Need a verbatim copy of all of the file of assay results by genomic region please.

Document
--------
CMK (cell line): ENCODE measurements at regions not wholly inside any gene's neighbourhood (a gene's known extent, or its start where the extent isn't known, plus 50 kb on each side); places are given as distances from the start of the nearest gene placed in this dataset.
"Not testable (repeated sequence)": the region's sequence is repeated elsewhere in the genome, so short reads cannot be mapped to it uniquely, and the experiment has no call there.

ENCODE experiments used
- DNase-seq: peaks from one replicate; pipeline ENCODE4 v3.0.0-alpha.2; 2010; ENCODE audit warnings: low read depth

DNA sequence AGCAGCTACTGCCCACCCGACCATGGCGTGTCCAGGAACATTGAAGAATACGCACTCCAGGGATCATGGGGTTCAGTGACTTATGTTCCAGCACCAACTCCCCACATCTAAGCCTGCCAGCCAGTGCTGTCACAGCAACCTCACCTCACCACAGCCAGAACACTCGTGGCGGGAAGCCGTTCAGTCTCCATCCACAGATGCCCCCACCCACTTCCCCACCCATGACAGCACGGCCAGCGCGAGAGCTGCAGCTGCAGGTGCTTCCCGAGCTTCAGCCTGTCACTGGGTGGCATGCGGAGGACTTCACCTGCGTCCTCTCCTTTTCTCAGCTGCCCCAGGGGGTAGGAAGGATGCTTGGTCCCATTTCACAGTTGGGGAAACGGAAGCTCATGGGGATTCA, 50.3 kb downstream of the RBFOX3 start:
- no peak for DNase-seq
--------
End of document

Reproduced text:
CMK (cell line): ENCODE measurements at regions not wholly inside any gene's neighbourhood (a gene's known extent, or its start where the extent isn't known, plus 50 kb on each side); places are given as distances from the start of the nearest gene placed in this dataset.
"Not testable (repeated sequence)": the region's sequence is repeated elsewhere in the genome, so short reads cannot be mapped to it uniquely, and the experiment has no call there.

ENCODE experiments used
- DNase-seq: peaks from one replicate; pipeline ENCODE4 v3.0.0-alpha.2; 2010; ENCODE audit warnings: low read depth

DNA sequence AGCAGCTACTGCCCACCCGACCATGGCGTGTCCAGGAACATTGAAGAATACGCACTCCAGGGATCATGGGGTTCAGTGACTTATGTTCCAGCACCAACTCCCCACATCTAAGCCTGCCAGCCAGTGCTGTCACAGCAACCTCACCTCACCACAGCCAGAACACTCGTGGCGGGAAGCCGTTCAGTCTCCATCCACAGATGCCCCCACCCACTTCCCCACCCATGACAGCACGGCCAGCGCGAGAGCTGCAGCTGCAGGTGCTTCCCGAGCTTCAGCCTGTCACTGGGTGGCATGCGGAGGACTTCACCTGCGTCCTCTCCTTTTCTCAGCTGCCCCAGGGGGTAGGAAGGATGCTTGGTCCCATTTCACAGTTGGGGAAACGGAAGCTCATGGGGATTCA, 50.3 kb downstream of the RBFOX3 start:
- no peak for DNase-seq